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Logan Square, Humboldt Park, Avondale

Avondale Neighbors Band Together To Create Chamber Of Commerce: ‘We Need A Strong Advocate For Businesses’

Those looking to get involved in the effort are encouraged to attend a virtual community meeting 6-8 p.m. Wednesday.

Avondale's Milwaukee Avenue.
Mina Bloom/Block Club Chicago
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AVONDALE — Hoping to fill a void in Avondale, neighbors are rallying to create a chamber of commerce to help support its local businesses.

A group of neighbors who are also members of the Avondale Neighborhood Association want to create an Avondale-specific chamber of commerce to help keep the neighborhood’s small business community strong.

The chamber is needed now more than ever as the coronavirus pandemic continues to devastate small businesses across Chicago, the neighbors said.

“It’s important for businesses to have a place they can go to to get resources, for business development, especially small businesses that are struggling right now,” said Zoby Soto, longtime Avondale neighbor and member of the neighborhood association.

Jesse Ortega, who owns Ortega Family Agency at 3238 N. Elston Ave., is one of the driving forces behind the effort. He was spurred to action after some Avondale business owners didn’t know about the federal government’s Paycheck Protection Program, commonly referred to as the PPP loan. It’s the kind of information chambers of commerce regularly push out.

“It made me sad, quite honestly, that this wasn’t set up prior. Resources could’ve poured out quicker and more efficiently to our businesses,” said Ortega, who also serves as vice president of the neighborhood association.

Neighbors have been talking about creating an Avondale chamber of commerce for a little more than a year. Initially, the group planned to host the first meeting in March, but the pandemic delayed things.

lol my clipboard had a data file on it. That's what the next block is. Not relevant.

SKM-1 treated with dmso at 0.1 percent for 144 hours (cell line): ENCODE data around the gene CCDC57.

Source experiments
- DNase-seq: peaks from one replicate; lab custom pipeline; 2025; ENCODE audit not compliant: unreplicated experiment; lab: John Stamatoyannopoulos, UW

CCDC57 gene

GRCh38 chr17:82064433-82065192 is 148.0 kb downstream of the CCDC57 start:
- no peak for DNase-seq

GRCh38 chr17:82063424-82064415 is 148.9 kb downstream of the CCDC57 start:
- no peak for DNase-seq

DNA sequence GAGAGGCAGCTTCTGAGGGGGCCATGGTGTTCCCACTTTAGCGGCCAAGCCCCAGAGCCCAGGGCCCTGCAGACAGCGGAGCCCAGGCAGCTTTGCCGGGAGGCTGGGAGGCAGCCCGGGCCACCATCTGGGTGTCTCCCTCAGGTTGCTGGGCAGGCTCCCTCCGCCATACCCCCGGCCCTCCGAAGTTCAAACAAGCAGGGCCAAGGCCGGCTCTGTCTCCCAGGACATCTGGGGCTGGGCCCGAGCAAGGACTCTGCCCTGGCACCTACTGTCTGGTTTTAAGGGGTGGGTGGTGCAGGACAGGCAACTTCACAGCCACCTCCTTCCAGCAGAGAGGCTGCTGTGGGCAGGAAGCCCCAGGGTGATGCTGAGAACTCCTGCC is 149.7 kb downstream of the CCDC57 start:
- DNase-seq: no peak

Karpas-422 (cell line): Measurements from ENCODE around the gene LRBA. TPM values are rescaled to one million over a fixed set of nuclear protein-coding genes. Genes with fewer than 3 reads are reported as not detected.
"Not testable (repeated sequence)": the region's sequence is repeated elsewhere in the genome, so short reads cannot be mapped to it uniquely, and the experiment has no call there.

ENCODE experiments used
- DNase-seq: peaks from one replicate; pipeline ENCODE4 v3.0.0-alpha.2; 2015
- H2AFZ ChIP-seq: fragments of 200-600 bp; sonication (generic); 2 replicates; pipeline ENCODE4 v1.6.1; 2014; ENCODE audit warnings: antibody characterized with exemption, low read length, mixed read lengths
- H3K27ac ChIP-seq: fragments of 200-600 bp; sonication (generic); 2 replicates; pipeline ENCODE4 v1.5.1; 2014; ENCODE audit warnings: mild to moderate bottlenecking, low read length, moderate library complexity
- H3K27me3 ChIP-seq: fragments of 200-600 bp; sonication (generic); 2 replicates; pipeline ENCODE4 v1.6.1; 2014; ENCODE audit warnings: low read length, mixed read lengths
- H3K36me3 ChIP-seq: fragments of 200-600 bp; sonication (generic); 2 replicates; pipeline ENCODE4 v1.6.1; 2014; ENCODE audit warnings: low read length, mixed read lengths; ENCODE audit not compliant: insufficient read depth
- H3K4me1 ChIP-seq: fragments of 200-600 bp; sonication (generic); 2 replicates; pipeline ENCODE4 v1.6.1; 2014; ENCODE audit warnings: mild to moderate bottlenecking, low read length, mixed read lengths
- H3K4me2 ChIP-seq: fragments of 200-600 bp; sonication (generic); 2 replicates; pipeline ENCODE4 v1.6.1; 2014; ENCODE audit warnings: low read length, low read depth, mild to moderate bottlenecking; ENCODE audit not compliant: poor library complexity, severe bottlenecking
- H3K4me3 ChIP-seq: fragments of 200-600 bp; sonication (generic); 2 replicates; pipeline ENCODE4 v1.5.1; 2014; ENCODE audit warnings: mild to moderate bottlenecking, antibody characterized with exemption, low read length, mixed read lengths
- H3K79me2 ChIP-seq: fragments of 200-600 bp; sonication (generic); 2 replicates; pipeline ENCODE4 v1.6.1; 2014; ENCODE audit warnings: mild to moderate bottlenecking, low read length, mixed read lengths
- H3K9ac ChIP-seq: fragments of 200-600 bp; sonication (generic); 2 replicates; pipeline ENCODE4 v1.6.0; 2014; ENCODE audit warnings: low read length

Now the group is picking up where they left off. A virtual community meeting is set for 6-8 p.m. Wednesday. Those who are interested in attending must RVSP by emailing jesusnortega@allstate.com.

All neighbors are welcome — not just business owners.

“You don’t have to be a business to be involved, you just have to be passionate about businesses,” Ortega said.

The meeting is the first step in a long process. To create a chamber of commerce, the group must submit an application with the city. The group must also form a board and then build up a membership base of business owners so it can pay chamber employees.

The group has explored merging with the already-established Logan Square Chamber of Commerce, but so far the presiding opinion is Avondale should have its own chamber of commerce, Ortega said.

About 20 businesses in Avondale are near the Logan Square border and are part of that neighborhood’s commerce group. But Ortega said they polled those business owners and a majority supported launching a group specific to Avondale.

“We need a strong advocate for businesses in Avondale and I really believe a chamber is the answer,” he said.

Other organizations have tried to unite Avondale’s business community but their efforts haven’t stuck.

At one point, Ald. Ariel Reboyras’ 30th Ward office launched the Greater Avondale Chamber of Commerce, but it fell out of use and is now inactive, Ortega said. The organization didn’t immediately respond to a request for comment Friday afternoon.

Another organization, called KEBIC after the Kedzie, Elston and Belmont industrial corridor, functioned sort of like a chamber, but eventually disappeared, Ortega said.

With this new effort, neighbors hope to create an organization that’s around for years to come.

Soto, who has lived in Avondale for nearly 30 years, runs a micro business with her sister called Sofrito Sisters. The two make sofrito, an aromatic sauce with Latin American and Caribbean roots, out of their home and sell it online.

Soto said she wants Avondale chamber of commerce to be a place where both established brick-and-mortars and entrepreneurs can go for resources.

“Avondale is changing quite a bit and I think it’s important we organize, that we have a voice in what’s going on and a chamber can bring that to small businesses,” she said.

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